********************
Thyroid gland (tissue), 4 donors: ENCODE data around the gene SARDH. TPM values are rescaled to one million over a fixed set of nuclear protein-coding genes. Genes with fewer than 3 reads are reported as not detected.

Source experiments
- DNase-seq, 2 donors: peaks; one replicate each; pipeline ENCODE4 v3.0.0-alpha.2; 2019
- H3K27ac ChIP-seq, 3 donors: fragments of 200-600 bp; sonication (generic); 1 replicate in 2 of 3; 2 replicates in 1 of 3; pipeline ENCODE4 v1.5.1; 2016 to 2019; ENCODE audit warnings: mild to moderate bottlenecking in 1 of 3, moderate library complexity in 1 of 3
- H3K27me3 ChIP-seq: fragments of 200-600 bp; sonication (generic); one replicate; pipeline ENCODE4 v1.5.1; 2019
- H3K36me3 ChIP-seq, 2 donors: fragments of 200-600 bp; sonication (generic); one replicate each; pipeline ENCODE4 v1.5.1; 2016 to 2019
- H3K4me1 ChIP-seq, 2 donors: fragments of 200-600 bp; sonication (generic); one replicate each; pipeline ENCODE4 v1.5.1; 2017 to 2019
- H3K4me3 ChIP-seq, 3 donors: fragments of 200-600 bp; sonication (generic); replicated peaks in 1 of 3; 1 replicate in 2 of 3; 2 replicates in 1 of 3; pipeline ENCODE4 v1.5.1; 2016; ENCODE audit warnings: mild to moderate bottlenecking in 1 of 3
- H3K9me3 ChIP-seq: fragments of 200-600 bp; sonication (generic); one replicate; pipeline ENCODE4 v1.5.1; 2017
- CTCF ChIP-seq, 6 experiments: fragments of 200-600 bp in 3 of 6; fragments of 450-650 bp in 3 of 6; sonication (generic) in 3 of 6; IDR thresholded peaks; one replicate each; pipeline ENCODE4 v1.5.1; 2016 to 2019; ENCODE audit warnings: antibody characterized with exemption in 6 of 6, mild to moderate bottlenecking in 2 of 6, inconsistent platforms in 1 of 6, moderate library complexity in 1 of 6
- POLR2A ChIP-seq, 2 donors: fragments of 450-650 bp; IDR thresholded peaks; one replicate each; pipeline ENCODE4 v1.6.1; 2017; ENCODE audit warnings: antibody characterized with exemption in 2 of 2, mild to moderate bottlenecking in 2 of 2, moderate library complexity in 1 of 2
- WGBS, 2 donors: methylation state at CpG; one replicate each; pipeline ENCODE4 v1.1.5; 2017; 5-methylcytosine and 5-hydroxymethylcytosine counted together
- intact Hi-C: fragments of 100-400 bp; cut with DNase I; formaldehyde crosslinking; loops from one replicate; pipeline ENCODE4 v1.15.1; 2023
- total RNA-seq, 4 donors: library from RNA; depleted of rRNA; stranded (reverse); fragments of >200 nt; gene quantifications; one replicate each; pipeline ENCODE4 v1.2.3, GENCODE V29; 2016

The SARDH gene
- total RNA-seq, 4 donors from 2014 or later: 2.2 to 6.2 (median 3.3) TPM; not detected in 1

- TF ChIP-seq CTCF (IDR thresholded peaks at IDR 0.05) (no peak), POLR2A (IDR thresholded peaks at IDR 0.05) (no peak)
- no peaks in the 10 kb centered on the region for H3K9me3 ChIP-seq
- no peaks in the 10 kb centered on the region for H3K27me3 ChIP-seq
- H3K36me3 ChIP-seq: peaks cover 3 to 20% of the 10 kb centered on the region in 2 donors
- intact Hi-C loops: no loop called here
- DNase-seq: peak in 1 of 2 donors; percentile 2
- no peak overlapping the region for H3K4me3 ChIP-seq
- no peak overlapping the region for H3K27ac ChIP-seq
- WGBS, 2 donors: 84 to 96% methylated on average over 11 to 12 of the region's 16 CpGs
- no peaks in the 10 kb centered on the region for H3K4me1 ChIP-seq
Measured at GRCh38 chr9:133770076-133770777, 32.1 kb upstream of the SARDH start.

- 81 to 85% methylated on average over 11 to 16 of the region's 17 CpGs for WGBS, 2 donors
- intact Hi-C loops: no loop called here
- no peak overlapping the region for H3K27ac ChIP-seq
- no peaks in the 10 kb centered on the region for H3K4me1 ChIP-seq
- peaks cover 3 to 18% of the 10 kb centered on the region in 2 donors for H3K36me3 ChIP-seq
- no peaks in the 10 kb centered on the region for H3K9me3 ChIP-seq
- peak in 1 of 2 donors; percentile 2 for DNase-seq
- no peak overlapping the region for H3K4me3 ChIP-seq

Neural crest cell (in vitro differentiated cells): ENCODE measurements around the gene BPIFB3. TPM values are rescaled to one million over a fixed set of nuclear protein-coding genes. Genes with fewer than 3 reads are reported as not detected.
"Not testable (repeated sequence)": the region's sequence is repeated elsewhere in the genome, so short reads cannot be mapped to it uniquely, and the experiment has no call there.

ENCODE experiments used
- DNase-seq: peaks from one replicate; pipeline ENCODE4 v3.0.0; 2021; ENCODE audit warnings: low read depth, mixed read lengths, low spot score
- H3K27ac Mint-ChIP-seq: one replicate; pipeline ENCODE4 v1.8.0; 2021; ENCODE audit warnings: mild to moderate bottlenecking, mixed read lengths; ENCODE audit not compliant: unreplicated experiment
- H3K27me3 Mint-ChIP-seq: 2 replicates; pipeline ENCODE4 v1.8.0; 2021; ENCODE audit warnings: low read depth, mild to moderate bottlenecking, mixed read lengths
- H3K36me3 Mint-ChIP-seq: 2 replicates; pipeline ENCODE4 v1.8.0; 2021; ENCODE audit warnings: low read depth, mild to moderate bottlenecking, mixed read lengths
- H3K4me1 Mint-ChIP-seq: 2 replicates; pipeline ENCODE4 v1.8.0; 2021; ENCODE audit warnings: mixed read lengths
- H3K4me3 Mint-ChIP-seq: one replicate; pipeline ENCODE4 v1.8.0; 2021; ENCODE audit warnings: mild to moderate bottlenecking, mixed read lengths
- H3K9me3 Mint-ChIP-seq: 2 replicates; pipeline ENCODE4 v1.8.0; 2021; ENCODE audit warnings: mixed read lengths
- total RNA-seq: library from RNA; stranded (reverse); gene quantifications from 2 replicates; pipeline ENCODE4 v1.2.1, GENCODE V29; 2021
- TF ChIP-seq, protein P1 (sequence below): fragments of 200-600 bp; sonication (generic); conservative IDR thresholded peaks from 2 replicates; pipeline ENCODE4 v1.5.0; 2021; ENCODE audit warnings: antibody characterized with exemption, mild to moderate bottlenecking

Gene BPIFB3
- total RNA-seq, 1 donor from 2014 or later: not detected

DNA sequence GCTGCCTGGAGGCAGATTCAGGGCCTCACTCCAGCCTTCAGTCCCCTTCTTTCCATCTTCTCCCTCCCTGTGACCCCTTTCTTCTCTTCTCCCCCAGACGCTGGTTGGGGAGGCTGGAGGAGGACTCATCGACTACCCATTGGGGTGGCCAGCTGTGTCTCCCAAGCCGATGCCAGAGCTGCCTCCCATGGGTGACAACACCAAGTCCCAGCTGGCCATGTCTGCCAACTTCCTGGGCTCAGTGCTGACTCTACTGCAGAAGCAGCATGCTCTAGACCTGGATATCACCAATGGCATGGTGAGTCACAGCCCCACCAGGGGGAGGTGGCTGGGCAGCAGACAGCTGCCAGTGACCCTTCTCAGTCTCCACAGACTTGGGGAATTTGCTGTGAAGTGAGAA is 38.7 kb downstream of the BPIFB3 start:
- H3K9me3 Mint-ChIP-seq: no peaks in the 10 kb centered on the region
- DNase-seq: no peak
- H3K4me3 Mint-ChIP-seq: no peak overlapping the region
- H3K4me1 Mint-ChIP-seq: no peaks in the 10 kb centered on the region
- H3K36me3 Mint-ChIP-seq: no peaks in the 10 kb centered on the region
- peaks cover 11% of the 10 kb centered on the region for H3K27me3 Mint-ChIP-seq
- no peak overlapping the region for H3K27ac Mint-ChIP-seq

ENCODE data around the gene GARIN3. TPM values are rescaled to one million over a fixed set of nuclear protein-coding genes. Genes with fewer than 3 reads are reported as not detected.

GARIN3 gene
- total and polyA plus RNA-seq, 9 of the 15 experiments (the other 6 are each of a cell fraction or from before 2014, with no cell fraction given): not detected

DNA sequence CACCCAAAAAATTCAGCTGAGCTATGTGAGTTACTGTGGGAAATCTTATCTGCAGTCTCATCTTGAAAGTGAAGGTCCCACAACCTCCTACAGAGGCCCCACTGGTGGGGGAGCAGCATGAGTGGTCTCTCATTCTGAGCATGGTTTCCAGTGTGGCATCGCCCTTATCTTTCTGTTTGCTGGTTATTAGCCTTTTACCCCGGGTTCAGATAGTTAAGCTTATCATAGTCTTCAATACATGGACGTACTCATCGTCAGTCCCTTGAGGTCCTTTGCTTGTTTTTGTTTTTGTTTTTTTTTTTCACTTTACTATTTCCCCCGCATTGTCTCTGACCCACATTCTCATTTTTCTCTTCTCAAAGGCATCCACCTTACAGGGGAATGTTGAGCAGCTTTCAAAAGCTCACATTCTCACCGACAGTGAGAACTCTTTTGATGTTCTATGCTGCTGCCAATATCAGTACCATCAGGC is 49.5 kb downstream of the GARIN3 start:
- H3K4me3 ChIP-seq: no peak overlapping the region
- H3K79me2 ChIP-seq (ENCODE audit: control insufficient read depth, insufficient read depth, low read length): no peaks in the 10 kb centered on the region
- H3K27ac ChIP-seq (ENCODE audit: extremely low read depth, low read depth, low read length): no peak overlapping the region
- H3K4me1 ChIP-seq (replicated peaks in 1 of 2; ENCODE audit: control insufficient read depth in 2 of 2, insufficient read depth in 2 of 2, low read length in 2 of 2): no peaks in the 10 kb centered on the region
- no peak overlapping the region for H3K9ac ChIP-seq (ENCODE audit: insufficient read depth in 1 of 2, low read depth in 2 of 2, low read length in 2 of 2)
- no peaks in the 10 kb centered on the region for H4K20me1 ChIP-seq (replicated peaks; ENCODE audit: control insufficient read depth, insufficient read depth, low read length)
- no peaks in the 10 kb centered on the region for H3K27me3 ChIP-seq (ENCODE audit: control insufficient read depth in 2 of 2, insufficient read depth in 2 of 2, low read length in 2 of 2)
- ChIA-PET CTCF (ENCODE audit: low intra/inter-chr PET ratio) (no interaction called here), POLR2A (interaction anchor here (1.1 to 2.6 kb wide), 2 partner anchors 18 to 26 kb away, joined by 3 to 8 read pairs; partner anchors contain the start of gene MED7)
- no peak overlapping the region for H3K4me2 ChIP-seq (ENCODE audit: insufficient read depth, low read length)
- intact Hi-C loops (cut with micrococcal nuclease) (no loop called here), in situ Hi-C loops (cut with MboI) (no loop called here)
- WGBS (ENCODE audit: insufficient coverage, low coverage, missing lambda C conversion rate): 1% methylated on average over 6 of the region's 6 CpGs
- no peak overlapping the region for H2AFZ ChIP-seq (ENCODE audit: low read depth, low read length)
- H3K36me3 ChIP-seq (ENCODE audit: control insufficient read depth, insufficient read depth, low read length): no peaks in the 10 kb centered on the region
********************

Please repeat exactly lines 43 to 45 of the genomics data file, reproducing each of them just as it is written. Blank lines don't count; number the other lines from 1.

- H3K4me1 Mint-ChIP-seq: 2 replicates; pipeline ENCODE4 v1.8.0; 2021; ENCODE audit warnings: mixed read lengths
- H3K4me3 Mint-ChIP-seq: one replicate; pipeline ENCODE4 v1.8.0; 2021; ENCODE audit warnings: mild to moderate bottlenecking, mixed read lengths
- H3K9me3 Mint-ChIP-seq: 2 replicates; pipeline ENCODE4 v1.8.0; 2021; ENCODE audit warnings: mixed read lengths